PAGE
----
Tomato is rich in nutrients such as vitamins, minerals and antioxidants, which are important to well-balanced human diets. Tomato is also an important dietary component because it contains high level of lycopene, an antioxidant that reduces the risks associated with several cancers and neurodegenerative diseases (Srinvasan, 2010).
 
According FAOSTAT (2016), production of tomato in Ethiopia showed a decreasing trend from 2011 (81,738 tons) to 2013 (55,000 tons) cropping season. Possible reasons for yield reduction are disease and pests (such as infestation of tuta absoluta and late blight), poor agronomic practices, shortage of improved varieties and shortage and poor quality seeds and poor postharvest handling practices.
 
The central zone of Tigray, especially Merebleke area is one of the potential districts for tomato cultivation. Moreover, the regional government of Tigray has constructed a dam which has a capacity to cultivate more than 3000 hectare. However, farmers in the study area cultivate tomato in a traditional way. That means they do not follow appropriate plant population, improved cultural practices and postharvest management practices. The use of improper plant spacing is among the reasons of low productivity of tomato, and it greatly influences growth, yield, and quality parameters of tomato. A number of authors viz; Awas et al. (2010); Balemi, 2008; Mamnoie and Dolatkhahi, 2013; Ogundare et al., (2015) have conducted trials on the effect of inter and intra row spacing on yield and yield components of tomato for specific agroecology and soil type. However, in Merebleke area no inter and intra row spacing trial was conducted so far for tomato hence, the objective of the experiment was to study the interactive effect of inter- and intra- row spacing, and to determine optimum inter- and intra-row spacing for fruit yield and yield components of Melkashola variety of tomato.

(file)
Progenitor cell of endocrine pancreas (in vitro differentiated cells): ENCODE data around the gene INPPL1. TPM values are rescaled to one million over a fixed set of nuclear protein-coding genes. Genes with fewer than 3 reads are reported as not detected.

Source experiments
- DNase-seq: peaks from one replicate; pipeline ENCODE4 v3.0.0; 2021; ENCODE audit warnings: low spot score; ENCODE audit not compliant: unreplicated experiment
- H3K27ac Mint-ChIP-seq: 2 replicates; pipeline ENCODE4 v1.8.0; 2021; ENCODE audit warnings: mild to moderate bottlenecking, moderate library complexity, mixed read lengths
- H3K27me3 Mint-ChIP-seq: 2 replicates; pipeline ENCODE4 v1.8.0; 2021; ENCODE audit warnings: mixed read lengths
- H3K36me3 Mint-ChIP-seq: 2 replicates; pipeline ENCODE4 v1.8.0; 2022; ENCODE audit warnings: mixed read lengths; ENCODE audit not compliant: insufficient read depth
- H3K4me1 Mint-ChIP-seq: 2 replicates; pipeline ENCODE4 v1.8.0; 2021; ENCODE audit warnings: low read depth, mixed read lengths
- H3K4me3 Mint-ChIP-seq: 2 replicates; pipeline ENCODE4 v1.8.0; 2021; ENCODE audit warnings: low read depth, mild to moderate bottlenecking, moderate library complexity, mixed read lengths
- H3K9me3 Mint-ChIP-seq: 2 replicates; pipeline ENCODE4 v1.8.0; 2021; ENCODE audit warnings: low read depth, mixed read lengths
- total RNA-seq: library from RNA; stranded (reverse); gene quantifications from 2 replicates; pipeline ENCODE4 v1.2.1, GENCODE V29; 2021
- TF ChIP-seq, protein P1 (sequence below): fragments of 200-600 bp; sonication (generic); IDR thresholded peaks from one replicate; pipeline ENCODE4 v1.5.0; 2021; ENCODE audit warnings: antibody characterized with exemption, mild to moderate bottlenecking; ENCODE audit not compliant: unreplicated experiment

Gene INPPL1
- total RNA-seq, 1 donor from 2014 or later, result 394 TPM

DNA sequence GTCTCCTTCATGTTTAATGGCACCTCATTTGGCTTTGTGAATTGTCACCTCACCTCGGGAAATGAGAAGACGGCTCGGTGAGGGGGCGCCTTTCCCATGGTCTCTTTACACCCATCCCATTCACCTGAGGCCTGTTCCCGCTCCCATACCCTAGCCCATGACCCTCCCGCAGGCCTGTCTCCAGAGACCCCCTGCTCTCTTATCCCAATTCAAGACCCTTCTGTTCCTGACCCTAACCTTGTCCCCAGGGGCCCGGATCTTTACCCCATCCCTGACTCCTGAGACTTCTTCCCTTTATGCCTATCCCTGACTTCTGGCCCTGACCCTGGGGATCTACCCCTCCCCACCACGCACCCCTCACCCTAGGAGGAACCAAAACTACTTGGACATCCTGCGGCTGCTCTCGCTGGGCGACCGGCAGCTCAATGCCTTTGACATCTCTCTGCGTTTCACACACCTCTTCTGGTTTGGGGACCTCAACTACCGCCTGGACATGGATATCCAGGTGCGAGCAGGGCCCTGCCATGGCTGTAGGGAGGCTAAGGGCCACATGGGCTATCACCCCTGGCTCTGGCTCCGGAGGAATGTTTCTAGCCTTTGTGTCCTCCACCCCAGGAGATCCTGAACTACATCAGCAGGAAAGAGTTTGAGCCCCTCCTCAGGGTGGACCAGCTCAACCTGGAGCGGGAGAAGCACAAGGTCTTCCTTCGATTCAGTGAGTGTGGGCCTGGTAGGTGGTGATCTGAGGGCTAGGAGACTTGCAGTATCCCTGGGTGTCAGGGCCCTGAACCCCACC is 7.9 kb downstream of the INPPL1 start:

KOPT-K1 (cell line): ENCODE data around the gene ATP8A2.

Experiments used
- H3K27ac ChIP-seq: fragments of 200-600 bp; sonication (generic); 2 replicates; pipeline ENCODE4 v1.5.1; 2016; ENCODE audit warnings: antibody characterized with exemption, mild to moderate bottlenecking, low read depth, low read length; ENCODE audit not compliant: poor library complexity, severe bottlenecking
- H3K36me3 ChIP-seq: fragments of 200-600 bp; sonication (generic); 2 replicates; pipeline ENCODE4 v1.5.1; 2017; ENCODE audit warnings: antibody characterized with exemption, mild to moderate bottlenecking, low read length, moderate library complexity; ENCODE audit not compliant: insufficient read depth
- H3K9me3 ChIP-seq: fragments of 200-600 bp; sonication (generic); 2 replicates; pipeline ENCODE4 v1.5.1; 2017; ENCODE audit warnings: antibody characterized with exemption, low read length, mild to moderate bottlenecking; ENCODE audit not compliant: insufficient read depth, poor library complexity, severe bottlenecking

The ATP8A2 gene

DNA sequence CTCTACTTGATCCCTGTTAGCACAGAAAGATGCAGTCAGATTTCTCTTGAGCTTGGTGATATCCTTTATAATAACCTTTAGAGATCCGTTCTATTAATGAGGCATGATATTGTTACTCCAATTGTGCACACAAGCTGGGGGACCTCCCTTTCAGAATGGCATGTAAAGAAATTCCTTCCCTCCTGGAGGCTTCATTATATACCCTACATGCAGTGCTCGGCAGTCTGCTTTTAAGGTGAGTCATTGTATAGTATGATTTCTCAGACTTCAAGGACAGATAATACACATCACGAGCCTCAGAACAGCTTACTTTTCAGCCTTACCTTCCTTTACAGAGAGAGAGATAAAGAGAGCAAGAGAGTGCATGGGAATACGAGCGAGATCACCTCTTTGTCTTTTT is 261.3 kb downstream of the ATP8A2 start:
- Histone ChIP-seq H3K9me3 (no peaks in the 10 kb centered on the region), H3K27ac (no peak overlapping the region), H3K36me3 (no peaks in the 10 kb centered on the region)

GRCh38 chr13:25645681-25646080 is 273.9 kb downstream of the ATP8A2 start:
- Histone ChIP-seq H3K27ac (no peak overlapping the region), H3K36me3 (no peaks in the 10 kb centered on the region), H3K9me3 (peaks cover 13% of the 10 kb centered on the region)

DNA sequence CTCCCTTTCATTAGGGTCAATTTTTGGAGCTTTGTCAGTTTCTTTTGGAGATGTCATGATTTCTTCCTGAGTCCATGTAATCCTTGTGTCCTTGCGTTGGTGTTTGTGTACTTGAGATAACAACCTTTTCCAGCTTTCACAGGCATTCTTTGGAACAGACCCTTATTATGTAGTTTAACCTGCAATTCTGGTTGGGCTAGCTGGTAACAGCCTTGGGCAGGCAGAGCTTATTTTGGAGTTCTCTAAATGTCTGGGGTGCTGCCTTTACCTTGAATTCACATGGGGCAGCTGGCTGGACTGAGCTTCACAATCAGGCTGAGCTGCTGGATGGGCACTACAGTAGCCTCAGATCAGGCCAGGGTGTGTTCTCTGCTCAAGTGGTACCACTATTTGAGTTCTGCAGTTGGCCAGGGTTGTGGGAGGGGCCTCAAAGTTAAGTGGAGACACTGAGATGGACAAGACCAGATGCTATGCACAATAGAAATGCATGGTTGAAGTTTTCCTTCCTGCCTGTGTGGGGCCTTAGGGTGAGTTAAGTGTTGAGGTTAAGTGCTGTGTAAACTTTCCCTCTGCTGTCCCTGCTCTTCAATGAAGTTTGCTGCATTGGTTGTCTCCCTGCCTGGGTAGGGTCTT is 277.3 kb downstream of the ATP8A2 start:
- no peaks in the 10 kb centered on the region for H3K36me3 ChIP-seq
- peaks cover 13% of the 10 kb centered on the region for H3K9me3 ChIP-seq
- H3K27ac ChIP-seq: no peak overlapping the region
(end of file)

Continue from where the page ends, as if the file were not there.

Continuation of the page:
MATERIALS AND METHODS

Description of the experimental site
 
The experiment was conducted at Aksum Agricultural Research center, Mereblekhe irrigation experimental station. Merebleke is located 1101 km from Addis Ababa and 77 km to the north of Axum city, at14°409'38"N” latitude  and  38°735'45"E  longitude,  and  has an altitude of 1395 m.a.s.l, The annual rainfall ranged from 400 to 700 mm and the average temperature of the area varied from 23 to 30°C. The soil type of the experimental site is sandy loam (Merebleke BoARD, 2014).
 
Experimental design and treatments arrangements
 
The experiment was laid out in 4 x 3 factorial arrangements. Factor one: inter-row spacing with four levels (60, 80,100 and 120 cm) and factor two: intra-row spacing with three levels (20, 30 and 40 cm) were used in randomized complete block design (RCBD) with three replications. Melkasholla variety of tomato was used as experimental unit. The variety was released nationally by Melkassa agricultural research center in 1988, and recommended by Axum agricultural Research Center for the study area. It has semi determinate growth habit. The size of each experimental plot was 3x4.8m=14.4m2. Each plot contained different number of seedlings depending on the inter and intra-row spacing capacity in order to obtain specified number of plants per plot.
 
Experimental procedures
 
Seeds of melkashola tomato variety were sown in 15 cm row spacing on well prepared seed bed of 1m x 5 m nursery area. The seed was covered with light soil and mulching grasses with the aim to protect seeds from washing away during watering. Beds were watered with watering can followed by surface irrigation. Proper management (weeding, watering) practices were followed to produce healthy and vigorous seedlings. Land preparation was practiced in advance for better seedling establishment and to expose the soil to solar treatments that could be useful to reduce diseases and insect pest incidence. Healthy and uniform seedlings with 3 to 4 leaf number were transplanted at the age of 35 days after sowing. The seedlings were irrigated after transplanting. Inorganic fertilizers, Di Ammonium phosphate (DAP) and urea were applied to each plot at the rate of 92 kg ha-1 P2O5 and 69 kg ha-1 N, respectively according to the  recommendation of the crop (Lemma, 2002). The whole amount of phosphorus fertilizer was applied at transplanting, whereas half rate of nitrogen was applied during transplanting, and the remaining was applied during the flowering stage of the plant.
 
Data collected